The thought of being alone the last five miles gave me pause as I started the final 14 miles with about 3,500+ feet of climbing. The road is not in good shape. There are many cracks in the asphalt that jolt you as you cross them. But at 8 mph, they’re tolerable. In short order, I’m above the tree line, but the work keeps me comfortable as the temperature drops. The final switchbacks culminate at the parking lot. Turns out that I wasn’t alone. There were some park employees there as they were surveying the mountain goats that had developed some disease. One guy offered that he thought we cyclists were crazy. Another cyclist was also there and we take each other’s pictures. Only later do I find that my lens has fogged up and I look like I’m literally in the clouds. There were some moving in but at this point, no “weather.”

I figure the hard part is done. I’ll need to be careful on the descent, especially on the narrow Mt. Evans Road, but otherwise, I like descending so I was looking forward to it. Well, the climb may have been uneventful. The descent was anything but.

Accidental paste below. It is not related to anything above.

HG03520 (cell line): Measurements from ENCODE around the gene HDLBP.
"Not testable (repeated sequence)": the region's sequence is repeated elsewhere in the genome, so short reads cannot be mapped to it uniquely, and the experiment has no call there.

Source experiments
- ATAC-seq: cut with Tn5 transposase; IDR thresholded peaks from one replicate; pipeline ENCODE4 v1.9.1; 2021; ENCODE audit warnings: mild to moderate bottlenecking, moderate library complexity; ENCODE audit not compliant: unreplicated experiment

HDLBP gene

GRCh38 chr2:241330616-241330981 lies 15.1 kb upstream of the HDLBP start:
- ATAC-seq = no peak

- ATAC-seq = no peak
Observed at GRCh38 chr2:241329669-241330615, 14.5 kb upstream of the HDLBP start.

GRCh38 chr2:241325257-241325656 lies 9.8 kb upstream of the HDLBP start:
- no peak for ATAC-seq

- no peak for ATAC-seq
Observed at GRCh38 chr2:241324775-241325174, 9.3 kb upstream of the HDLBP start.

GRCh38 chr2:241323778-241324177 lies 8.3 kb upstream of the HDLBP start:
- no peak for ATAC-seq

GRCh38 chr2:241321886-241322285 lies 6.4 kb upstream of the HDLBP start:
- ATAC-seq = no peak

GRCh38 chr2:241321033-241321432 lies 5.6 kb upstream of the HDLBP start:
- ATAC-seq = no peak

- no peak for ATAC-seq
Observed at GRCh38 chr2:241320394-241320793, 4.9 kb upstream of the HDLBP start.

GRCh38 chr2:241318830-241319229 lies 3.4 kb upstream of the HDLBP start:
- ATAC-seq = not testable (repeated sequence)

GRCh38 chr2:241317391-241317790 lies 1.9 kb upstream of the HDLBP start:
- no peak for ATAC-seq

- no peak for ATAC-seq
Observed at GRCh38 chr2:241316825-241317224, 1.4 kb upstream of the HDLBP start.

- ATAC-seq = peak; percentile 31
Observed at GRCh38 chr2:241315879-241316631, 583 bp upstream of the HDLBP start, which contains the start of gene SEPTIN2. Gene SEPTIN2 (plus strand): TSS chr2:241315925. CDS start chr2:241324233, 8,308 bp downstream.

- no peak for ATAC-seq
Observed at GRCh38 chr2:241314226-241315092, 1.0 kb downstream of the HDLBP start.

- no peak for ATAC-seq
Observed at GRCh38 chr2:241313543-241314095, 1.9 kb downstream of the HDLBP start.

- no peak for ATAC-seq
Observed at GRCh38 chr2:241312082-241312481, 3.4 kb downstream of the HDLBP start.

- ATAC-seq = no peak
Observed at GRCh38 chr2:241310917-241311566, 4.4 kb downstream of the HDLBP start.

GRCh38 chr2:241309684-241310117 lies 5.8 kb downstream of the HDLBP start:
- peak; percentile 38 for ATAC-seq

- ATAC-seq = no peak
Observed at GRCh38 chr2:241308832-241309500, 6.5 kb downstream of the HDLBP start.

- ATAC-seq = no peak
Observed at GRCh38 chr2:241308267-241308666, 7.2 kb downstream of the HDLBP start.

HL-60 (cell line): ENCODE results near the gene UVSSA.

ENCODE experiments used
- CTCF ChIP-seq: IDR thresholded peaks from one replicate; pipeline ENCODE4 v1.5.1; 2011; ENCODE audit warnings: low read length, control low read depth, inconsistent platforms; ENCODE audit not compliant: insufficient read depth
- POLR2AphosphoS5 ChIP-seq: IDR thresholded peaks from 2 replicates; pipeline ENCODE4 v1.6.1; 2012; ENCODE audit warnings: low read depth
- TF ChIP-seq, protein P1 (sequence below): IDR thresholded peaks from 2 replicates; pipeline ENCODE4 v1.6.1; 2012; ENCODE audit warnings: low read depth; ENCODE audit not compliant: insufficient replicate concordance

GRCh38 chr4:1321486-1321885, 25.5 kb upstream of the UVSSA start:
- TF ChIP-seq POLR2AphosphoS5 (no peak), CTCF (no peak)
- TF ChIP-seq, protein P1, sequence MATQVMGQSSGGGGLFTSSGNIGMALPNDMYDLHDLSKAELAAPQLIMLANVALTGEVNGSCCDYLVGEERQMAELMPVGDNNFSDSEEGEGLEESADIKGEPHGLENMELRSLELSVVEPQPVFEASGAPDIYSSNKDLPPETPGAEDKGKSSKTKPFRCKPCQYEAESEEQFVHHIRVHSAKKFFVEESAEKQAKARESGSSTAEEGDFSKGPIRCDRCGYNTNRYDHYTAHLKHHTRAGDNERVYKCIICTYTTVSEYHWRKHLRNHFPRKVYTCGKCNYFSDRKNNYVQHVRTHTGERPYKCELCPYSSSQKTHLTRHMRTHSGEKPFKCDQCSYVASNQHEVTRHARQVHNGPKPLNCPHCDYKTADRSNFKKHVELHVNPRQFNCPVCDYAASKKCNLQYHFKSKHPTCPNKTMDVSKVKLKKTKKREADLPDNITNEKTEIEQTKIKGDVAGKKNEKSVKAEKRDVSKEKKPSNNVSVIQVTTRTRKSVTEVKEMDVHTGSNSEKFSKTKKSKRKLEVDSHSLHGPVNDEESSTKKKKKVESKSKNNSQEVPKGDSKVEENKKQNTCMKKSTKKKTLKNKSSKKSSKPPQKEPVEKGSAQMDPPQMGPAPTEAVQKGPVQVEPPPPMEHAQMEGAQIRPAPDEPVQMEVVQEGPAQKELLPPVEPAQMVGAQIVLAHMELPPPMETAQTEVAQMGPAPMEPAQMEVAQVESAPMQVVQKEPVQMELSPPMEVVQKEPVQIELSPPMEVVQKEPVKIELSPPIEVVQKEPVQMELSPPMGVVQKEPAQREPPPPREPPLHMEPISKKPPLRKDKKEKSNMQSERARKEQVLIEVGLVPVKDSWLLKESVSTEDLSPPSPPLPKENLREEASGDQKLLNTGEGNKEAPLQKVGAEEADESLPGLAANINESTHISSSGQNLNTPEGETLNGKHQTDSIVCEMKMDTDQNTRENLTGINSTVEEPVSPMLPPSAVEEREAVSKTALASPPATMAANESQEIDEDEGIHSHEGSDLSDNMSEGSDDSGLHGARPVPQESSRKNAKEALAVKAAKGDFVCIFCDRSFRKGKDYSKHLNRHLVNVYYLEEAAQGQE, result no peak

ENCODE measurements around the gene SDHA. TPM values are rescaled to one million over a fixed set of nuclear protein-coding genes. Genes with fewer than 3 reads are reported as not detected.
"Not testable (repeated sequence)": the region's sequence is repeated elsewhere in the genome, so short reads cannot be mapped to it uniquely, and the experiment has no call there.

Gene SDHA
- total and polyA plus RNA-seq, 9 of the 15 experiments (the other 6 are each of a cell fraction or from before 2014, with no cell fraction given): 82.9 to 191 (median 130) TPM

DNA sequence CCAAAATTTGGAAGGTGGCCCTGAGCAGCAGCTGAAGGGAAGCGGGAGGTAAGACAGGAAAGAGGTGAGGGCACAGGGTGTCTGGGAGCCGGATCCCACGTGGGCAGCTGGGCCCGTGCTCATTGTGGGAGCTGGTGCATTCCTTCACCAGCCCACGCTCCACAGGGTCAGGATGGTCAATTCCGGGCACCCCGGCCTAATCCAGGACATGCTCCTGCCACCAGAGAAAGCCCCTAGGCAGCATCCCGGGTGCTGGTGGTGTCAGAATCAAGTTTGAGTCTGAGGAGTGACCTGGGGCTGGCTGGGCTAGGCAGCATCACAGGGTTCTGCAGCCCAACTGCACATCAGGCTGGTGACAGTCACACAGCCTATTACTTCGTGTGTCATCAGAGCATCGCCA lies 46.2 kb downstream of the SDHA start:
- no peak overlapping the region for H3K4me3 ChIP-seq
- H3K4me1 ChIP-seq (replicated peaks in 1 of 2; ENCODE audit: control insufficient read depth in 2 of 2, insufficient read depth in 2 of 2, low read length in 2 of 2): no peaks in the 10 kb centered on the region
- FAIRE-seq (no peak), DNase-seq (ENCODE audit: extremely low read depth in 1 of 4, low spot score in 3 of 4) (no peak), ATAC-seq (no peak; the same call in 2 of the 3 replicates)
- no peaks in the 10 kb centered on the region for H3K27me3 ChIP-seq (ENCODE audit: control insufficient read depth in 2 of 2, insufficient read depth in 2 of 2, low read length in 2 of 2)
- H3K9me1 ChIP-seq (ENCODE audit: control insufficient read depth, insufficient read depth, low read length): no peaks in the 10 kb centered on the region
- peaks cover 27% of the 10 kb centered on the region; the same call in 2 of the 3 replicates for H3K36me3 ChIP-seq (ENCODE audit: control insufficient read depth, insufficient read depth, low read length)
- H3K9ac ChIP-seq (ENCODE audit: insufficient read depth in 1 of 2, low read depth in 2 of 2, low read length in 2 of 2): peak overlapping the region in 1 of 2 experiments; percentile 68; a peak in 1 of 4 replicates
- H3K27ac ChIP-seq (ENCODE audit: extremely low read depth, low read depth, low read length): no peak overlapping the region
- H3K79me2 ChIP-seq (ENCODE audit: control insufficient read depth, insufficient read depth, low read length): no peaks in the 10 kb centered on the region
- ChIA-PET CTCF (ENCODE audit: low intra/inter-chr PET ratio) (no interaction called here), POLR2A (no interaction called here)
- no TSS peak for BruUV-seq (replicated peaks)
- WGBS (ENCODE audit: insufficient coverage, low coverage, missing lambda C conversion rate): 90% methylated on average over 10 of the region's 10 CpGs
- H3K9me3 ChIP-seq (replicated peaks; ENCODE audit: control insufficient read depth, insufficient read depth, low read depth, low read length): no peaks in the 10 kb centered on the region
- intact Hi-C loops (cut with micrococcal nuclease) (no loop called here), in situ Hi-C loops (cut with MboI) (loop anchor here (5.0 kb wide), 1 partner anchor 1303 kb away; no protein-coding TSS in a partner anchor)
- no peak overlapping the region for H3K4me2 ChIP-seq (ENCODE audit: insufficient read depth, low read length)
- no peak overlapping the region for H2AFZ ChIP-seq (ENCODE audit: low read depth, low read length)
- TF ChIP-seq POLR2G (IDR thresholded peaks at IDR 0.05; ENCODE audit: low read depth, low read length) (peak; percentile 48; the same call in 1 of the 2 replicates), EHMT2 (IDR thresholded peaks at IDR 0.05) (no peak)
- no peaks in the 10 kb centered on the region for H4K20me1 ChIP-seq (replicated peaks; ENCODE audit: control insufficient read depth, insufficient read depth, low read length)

First off, those cracks were annoying at 8 mph. At 30-40 mph they were life threatening. I had to ride the brakes all the way down to Echo Lake. My neck and shoulders were tense and tightening with every curve in the road. My hands were cramping from squeezing the brake calipers. By the time I arrived at the lodge I was grateful for the smooth road ahead. Alas, the surface may have been smooth, but it wasn’t a smooth road ahead.

I had a little glitch in my shifting that I tried to fix my adjusting the rear derailleur. Whatever I did didn’t work. When I got back on the bike and shifted into the top gear, it locked up. My chain was jammed between the frame and the cassette. The chain had come off the derailleur pulleys. I thought I would have to call my brother to rescue me. But I got the chain back on. However, I couldn’t use the smallest cogs on the rear cassette. But then, it was all downhill. I’d be coasting most of the way. Again, I didn’t “coast” home.